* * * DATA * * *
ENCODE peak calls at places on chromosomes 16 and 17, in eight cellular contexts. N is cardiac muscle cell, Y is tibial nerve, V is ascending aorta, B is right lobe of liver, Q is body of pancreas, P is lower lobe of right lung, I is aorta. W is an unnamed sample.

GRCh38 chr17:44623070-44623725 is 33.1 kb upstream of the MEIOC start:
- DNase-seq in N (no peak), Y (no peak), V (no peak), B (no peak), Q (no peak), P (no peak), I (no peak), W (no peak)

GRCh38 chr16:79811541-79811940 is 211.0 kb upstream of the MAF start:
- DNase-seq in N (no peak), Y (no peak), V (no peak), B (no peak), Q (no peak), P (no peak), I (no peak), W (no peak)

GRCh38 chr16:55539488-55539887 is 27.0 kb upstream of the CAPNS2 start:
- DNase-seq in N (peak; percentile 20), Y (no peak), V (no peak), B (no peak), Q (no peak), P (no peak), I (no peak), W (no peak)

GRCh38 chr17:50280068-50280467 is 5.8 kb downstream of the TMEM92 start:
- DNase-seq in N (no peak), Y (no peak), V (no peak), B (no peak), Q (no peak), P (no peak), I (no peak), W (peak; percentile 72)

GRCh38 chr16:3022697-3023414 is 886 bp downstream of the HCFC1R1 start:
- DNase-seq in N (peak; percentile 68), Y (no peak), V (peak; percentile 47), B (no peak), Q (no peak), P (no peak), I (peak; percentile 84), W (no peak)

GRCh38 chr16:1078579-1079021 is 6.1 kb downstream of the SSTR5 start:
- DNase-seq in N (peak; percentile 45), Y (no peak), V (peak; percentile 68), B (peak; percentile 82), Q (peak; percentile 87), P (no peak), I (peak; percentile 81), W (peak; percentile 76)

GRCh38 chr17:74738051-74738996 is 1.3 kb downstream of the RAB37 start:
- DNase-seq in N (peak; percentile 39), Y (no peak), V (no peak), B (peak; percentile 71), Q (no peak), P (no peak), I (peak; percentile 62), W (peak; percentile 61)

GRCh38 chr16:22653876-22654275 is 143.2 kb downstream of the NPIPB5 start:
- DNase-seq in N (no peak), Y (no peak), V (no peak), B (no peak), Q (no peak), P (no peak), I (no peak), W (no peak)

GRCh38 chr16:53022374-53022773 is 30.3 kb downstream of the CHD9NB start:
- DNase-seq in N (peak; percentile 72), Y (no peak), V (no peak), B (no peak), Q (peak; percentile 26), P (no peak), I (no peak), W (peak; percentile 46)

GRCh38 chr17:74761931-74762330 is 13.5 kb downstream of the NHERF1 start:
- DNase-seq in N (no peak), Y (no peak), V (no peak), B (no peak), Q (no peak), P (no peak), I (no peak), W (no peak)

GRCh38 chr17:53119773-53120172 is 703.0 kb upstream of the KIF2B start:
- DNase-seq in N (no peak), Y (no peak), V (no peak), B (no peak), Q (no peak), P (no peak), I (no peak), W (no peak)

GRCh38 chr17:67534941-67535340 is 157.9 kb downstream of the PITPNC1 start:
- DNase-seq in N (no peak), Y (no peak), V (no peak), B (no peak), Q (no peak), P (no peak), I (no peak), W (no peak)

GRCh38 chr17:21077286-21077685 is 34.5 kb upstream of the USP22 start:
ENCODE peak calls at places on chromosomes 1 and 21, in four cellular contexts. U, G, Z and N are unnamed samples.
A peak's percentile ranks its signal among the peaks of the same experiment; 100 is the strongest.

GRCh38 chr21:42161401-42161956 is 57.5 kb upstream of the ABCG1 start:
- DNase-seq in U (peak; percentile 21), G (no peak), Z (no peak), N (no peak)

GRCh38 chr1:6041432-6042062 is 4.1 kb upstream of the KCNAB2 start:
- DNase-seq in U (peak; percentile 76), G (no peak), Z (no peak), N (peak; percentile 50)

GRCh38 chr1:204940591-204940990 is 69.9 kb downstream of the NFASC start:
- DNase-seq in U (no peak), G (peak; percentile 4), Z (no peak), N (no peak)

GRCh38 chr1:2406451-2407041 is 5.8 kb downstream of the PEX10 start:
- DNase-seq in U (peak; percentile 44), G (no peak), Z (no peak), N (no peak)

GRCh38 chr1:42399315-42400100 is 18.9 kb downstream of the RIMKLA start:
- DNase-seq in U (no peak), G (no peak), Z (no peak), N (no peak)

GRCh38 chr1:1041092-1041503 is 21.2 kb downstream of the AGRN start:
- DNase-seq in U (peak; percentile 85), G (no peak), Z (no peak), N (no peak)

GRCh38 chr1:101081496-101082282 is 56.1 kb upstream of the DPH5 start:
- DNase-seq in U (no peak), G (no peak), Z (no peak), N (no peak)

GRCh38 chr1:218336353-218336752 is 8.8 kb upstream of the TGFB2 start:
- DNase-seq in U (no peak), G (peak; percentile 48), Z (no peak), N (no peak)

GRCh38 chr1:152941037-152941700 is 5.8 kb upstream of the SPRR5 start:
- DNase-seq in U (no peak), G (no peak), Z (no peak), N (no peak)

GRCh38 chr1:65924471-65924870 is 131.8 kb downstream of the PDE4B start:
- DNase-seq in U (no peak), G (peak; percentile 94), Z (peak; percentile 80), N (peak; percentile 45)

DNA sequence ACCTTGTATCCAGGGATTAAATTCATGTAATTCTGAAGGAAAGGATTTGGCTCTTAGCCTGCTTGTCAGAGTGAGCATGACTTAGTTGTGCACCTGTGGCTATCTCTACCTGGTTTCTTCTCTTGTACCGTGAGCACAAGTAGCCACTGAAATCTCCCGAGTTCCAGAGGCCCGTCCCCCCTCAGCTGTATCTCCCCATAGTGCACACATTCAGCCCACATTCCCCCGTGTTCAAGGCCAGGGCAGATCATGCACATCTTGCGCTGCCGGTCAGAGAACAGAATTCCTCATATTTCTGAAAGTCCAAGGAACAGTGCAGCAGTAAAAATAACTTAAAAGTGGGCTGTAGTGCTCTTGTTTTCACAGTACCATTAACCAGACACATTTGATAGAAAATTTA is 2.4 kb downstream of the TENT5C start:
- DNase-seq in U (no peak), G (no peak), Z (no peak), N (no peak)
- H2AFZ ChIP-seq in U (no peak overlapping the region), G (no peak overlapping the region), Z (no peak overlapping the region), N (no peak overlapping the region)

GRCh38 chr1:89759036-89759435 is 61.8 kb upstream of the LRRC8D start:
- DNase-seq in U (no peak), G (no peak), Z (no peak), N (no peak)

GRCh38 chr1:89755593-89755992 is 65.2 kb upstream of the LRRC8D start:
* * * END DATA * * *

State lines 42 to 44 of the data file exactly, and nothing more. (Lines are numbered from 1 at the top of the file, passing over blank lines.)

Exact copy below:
- DNase-seq in U (no peak), G (no peak), Z (no peak), N (no peak)

GRCh38 chr1:218336353-218336752 is 8.8 kb upstream of the TGFB2 start:
- DNase-seq in U (no peak), G (peak; percentile 48), Z (no peak), N (no peak)